Russia said on Wednesday it would put off a tender for rights to tap Siberia's vast Sukhoi Log gold deposit until 2005.
Like many Western firms seeking to bid, it favoured an open cash auction.
Natural Resources Minister Yuri Trutnev also told Reuters the government might limit foreign participation in all "unique" tenders such as Sukhoi Log in a move likely to outrage foreign miners eager to do business in gold-rich Russia.
The government has for years debated tender terms for Sukhoi Log -- Eurasia's biggest gold deposit -- in a process mainly marked by disagreement between liberals and conservatives over whether to allow foreign firms to bid.
"It's been added into the privatisation plan for 2005," Trutnev said in the Siberian city of Irkutsk, just miles away from the deposit, which has over 1,000 tonnes in estimated gold reserves as of the last audit conducted in the 1970s.
"The ministry's position is that it should be an open auction," he said, adding that the tender would not take place until the second half of the year.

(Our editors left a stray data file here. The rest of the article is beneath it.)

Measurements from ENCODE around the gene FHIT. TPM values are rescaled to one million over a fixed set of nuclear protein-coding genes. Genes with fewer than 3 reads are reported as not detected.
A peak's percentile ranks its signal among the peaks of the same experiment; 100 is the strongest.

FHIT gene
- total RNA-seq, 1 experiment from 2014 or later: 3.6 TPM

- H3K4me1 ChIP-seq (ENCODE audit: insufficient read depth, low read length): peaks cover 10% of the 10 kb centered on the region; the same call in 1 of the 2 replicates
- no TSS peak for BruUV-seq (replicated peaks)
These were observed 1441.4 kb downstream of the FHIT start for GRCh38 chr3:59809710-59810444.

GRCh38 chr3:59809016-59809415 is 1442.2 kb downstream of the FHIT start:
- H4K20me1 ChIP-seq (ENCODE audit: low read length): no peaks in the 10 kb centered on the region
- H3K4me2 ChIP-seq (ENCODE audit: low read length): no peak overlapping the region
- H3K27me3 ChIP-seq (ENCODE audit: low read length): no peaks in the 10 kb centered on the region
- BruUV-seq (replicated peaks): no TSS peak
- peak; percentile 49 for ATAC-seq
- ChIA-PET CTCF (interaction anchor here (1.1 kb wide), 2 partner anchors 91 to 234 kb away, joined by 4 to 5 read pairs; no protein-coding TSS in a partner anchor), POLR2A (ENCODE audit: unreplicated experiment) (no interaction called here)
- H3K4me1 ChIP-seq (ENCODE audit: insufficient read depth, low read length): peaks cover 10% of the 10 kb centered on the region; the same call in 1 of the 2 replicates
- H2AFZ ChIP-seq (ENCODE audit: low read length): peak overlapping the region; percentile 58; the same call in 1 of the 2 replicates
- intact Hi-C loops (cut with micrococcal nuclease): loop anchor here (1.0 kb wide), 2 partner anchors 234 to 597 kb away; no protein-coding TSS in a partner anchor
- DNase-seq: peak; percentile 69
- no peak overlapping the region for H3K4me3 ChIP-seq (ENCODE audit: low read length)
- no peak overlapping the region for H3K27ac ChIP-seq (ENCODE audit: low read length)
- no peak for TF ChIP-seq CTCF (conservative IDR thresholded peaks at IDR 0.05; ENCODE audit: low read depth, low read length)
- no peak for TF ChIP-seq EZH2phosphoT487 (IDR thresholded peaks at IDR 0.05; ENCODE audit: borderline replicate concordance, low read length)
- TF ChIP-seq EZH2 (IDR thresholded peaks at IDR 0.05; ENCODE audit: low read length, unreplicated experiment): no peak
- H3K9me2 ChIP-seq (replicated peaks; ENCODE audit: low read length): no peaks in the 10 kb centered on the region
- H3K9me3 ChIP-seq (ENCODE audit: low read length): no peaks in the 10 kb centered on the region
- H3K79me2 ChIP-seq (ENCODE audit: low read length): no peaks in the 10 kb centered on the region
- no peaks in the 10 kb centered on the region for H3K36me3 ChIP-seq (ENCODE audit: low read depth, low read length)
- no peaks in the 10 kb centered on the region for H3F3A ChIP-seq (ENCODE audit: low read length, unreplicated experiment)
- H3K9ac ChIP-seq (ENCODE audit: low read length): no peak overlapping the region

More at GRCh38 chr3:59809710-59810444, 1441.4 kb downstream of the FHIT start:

Industry insiders say Western firms prefer auctions as they see them as a more transparent way to take part in Russian tenders, unlike a closed-door tender.
However, any restriction on Western participation would undermine President Vladimir Putin's efforts to encourage foreign investment -- especially in light of an ongoing legal attack on oil major YUKOS (YUKO.RTS: Quote, Profile, Research) , analysts say.
"The new natural resources law...will include an option to limit foreign participation in tenders for unique deposits -- such as Sukhoi Log and Udokan (copper deposit)," Trutnev said.
The State Duma lower house is expected to give its initial approval to the law later this year, he added.